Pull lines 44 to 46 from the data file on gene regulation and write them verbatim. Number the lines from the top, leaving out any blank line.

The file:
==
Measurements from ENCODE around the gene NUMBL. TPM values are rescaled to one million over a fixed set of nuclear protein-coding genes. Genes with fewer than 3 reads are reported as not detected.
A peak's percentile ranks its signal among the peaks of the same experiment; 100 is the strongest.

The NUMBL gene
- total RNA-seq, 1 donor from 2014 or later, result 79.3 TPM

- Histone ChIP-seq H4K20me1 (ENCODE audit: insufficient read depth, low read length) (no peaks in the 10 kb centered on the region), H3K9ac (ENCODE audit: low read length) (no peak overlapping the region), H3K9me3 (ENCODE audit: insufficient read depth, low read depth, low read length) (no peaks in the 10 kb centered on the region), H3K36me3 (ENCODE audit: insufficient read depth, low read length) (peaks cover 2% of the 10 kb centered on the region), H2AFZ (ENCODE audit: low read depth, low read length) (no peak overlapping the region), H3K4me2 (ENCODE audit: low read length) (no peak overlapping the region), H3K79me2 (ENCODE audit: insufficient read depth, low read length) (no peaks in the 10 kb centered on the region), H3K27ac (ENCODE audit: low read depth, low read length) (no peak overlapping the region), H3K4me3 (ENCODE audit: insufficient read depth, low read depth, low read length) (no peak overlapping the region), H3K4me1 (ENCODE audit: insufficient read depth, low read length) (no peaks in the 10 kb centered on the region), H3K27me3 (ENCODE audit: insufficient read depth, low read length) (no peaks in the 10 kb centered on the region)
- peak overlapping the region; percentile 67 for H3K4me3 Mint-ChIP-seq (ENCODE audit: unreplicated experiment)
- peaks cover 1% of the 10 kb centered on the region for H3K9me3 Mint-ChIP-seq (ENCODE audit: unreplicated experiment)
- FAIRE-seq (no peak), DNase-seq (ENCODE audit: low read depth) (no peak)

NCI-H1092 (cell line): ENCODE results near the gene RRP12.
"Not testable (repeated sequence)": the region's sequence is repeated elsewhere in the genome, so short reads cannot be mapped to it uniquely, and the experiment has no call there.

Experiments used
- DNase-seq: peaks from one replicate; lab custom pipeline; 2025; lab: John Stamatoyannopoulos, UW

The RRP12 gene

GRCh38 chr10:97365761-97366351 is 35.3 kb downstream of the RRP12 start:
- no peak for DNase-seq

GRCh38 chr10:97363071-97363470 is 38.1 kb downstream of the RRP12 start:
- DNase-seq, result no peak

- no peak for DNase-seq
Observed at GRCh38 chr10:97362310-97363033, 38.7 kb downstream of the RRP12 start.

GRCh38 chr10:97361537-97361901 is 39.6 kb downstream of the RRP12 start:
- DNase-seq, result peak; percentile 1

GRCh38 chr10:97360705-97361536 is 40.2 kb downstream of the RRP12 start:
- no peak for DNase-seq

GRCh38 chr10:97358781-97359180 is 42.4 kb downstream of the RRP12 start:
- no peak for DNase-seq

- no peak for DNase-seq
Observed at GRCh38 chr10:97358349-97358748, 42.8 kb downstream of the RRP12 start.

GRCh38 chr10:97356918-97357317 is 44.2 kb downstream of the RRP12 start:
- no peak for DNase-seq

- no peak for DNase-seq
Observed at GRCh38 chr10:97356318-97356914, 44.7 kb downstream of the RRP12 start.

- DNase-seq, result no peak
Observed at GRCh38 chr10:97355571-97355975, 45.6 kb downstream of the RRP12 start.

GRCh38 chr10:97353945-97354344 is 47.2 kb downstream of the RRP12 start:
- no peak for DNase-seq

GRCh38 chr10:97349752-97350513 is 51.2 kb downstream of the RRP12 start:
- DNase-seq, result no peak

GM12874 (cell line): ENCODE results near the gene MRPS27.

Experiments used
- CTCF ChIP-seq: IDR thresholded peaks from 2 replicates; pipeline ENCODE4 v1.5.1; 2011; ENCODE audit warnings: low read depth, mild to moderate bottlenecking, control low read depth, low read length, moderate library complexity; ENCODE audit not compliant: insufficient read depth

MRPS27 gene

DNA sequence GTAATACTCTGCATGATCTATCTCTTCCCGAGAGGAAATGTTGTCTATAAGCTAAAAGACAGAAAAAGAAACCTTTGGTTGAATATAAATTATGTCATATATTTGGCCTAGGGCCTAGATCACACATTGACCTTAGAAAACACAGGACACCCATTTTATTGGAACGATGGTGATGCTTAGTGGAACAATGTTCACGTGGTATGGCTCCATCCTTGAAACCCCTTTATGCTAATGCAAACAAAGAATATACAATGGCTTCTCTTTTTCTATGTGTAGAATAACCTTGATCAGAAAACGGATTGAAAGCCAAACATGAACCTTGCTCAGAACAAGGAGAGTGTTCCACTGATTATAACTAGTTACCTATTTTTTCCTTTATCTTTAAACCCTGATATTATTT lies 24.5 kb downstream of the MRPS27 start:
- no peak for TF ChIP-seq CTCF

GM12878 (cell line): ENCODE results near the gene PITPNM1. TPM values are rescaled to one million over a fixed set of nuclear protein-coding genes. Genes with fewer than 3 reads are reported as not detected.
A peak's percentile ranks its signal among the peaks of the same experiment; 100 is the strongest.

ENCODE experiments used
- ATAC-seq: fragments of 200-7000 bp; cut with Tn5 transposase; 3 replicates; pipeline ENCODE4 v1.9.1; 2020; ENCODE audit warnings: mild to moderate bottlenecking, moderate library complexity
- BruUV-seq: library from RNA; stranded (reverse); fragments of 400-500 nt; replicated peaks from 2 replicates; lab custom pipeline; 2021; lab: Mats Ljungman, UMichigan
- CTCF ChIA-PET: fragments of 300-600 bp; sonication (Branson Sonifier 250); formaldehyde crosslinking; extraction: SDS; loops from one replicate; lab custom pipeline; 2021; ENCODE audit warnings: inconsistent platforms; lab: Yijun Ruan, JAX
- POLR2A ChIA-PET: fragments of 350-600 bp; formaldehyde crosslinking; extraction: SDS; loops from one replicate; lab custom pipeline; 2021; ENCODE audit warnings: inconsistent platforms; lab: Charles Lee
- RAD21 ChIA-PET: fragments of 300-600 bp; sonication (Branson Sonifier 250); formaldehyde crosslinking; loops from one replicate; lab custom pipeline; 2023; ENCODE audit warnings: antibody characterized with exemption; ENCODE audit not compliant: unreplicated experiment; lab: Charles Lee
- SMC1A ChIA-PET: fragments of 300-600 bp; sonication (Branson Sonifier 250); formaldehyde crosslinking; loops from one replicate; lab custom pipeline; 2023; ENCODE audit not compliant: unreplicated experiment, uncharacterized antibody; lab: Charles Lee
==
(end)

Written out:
GM12878 (cell line): ENCODE results near the gene PITPNM1. TPM values are rescaled to one million over a fixed set of nuclear protein-coding genes. Genes with fewer than 3 reads are reported as not detected.
A peak's percentile ranks its signal among the peaks of the same experiment; 100 is the strongest.

ENCODE experiments used